Professor earns scholarship to attend women in technology conference

HAZLETON, Pa. — A Penn State Hazleton professor received a scholarship to attend the largest annual worldwide gathering of women technologists.

Assistant Professor of Information Sciences and Technology Nargess Tahmasbi was one of the faculty recipients of the Anita Borg scholarship to attend the Grace Hopper Celebration of Women in Technology in Houston, Sept. 26 to 28. The conference is attended by approximately 20,000 women from across the globe.

A select few participants are chosen to receive the scholarship, with only 22 faculty members receiving the award in 2017. The scholarship covers all costs for attending the conference, which includes many events tailored for faculty members as well as students.

This will be Tahmasbi’s second time at the conference. She previously attended as a doctoral student funded through her college.

“I found the experience amazing and decided to apply for the scholarship this year as a faculty member,” she said.

The Grace Hopper Celebration is a celebration for women technologists, by women technologists. It is produced by and presented in partnership with Association for Computer Machinery (ACM). The conference shares’s mission to grow the number of women in computer science roles.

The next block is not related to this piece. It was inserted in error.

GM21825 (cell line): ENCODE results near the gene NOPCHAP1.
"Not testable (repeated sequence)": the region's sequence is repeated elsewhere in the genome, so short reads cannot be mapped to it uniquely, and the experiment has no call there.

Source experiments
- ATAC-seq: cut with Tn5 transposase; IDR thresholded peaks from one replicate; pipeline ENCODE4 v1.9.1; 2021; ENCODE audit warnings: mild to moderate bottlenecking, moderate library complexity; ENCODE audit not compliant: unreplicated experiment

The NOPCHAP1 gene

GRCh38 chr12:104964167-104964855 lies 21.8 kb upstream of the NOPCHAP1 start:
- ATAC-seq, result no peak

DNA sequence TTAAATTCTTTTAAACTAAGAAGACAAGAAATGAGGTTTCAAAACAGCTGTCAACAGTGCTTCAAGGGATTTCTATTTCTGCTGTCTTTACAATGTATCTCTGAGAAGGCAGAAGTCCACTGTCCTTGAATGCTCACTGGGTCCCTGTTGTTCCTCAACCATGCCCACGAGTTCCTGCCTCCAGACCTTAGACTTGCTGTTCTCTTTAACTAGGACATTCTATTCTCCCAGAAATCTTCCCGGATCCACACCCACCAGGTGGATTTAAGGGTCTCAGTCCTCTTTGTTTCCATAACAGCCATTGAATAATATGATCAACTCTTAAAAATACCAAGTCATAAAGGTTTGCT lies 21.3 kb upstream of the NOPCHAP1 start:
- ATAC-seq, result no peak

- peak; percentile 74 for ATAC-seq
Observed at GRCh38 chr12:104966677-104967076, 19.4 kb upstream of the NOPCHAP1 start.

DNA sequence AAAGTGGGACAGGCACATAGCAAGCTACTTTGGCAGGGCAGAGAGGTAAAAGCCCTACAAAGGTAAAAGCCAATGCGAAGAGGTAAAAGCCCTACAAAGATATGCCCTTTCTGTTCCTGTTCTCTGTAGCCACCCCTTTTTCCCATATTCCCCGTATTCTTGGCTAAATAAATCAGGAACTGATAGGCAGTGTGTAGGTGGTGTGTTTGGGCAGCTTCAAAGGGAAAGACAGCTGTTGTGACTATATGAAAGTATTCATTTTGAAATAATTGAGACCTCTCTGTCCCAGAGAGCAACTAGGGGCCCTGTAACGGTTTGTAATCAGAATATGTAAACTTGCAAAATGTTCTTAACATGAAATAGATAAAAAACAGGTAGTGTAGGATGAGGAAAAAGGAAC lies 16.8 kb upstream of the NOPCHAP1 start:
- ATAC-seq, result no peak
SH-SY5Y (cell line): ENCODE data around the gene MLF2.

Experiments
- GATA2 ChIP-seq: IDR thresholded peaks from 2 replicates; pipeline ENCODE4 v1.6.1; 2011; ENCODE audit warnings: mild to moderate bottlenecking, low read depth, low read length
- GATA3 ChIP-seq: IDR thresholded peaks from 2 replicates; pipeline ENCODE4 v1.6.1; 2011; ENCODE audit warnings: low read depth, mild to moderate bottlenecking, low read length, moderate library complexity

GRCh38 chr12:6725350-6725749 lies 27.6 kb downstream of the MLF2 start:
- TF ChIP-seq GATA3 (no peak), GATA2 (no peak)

Last year’s event was attended by more than 18,000 people from 81 countries in the corporate, academic, nonprofit, national laboratory and government sectors. It featured 16 tracks, 405 sessions and 804 speakers.

As in previous years, this year’s conference has a track designed specifically for faculty attendees.

“I anticipate leaving the conference with many good connections made and more inspired to move forward. I believe this conference will benefit my teaching as well. Two of the faculty-oriented events are about effective teaching tactics and pedagogies,” Tahmasbi said.

One of her goals is to increase the engagement of female students in the science, technology, engineering and mathematics (STEM) disciplines. She hopes to take Penn State Hazleton students to the conference in the coming years.   

“I plan to gather as much as best practices and ideas I can from my peers on their strategy to encourage more women in computing,” she said. “The events will provide inspiration and useful ideas to increase the percentage of female students in STEM-related majors, especially in computer science and IST, a challenge that we are dealing with at the moment.”